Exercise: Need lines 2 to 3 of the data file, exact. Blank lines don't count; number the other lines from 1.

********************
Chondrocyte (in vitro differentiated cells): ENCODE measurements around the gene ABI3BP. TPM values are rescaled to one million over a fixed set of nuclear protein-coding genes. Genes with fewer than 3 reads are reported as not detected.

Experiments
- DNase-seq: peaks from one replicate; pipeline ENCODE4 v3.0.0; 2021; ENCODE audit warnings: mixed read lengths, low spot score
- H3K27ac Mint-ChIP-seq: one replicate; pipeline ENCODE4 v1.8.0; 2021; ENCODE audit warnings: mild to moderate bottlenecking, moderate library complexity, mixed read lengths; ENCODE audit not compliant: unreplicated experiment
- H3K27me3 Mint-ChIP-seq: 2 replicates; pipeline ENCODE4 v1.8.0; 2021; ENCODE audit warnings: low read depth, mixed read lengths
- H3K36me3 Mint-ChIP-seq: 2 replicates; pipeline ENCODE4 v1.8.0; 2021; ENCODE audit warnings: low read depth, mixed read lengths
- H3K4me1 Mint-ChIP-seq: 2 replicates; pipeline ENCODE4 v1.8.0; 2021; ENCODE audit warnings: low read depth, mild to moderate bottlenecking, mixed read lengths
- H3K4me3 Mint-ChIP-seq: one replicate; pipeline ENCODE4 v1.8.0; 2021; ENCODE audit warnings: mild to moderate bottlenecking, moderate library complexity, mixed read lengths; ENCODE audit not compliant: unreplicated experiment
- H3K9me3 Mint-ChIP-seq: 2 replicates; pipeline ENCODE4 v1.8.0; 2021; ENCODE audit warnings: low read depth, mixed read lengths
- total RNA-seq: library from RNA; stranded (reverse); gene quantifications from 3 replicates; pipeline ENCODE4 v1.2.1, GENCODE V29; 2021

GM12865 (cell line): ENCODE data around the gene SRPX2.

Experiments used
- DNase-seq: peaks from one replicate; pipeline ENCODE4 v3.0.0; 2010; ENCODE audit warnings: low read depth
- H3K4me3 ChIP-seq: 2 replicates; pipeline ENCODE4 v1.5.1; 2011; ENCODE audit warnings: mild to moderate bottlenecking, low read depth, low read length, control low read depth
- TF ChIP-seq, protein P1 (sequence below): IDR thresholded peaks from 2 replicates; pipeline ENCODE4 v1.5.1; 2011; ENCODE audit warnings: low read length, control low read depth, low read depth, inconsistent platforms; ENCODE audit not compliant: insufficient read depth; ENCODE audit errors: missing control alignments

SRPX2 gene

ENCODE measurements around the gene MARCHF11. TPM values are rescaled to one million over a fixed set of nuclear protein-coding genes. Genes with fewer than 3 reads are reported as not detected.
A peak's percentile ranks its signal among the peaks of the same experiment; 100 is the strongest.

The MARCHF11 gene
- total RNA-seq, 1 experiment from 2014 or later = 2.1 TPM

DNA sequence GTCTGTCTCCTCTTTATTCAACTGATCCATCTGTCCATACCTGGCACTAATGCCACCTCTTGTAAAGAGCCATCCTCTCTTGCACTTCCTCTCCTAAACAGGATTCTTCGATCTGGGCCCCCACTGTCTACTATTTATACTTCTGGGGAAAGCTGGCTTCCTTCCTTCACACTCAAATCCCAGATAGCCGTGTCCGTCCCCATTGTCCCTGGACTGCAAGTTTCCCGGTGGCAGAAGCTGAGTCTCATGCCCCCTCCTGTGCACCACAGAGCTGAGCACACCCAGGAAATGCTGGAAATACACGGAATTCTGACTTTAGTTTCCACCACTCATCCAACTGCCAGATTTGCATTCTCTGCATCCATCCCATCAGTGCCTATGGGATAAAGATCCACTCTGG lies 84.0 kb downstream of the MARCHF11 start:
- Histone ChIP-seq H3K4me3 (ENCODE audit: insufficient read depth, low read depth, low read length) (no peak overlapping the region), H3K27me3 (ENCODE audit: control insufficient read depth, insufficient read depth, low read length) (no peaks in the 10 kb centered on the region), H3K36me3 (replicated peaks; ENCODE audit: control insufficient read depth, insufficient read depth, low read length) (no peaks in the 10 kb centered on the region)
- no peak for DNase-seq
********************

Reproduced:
Experiments
- DNase-seq: peaks from one replicate; pipeline ENCODE4 v3.0.0; 2021; ENCODE audit warnings: mixed read lengths, low spot score